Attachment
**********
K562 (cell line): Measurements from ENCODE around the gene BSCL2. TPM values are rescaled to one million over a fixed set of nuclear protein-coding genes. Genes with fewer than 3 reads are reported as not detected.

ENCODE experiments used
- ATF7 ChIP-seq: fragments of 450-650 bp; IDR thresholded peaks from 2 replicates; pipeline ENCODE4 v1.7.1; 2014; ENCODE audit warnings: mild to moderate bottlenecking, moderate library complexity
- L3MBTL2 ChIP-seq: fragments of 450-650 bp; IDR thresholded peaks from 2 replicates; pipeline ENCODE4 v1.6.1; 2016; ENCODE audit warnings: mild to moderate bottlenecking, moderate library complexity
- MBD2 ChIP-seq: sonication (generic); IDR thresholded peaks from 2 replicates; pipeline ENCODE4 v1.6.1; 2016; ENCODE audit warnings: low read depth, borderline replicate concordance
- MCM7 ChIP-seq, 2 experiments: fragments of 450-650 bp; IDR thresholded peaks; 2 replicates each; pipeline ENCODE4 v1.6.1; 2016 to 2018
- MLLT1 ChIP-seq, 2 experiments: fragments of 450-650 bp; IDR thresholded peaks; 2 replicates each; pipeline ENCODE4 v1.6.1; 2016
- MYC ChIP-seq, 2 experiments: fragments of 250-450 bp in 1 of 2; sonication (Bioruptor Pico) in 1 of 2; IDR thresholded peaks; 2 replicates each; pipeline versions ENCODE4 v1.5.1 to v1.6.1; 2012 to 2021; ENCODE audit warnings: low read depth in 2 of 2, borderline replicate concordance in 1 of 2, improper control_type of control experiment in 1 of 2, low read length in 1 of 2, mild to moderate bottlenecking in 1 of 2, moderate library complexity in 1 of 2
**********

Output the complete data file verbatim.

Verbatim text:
K562 (cell line): Measurements from ENCODE around the gene BSCL2. TPM values are rescaled to one million over a fixed set of nuclear protein-coding genes. Genes with fewer than 3 reads are reported as not detected.

ENCODE experiments used
- ATF7 ChIP-seq: fragments of 450-650 bp; IDR thresholded peaks from 2 replicates; pipeline ENCODE4 v1.7.1; 2014; ENCODE audit warnings: mild to moderate bottlenecking, moderate library complexity
- L3MBTL2 ChIP-seq: fragments of 450-650 bp; IDR thresholded peaks from 2 replicates; pipeline ENCODE4 v1.6.1; 2016; ENCODE audit warnings: mild to moderate bottlenecking, moderate library complexity
- MBD2 ChIP-seq: sonication (generic); IDR thresholded peaks from 2 replicates; pipeline ENCODE4 v1.6.1; 2016; ENCODE audit warnings: low read depth, borderline replicate concordance
- MCM7 ChIP-seq, 2 experiments: fragments of 450-650 bp; IDR thresholded peaks; 2 replicates each; pipeline ENCODE4 v1.6.1; 2016 to 2018
- MLLT1 ChIP-seq, 2 experiments: fragments of 450-650 bp; IDR thresholded peaks; 2 replicates each; pipeline ENCODE4 v1.6.1; 2016
- MYC ChIP-seq, 2 experiments: fragments of 250-450 bp in 1 of 2; sonication (Bioruptor Pico) in 1 of 2; IDR thresholded peaks; 2 replicates each; pipeline versions ENCODE4 v1.5.1 to v1.6.1; 2012 to 2021; ENCODE audit warnings: low read depth in 2 of 2, borderline replicate concordance in 1 of 2, improper control_type of control experiment in 1 of 2, low read length in 1 of 2, mild to moderate bottlenecking in 1 of 2, moderate library complexity in 1 of 2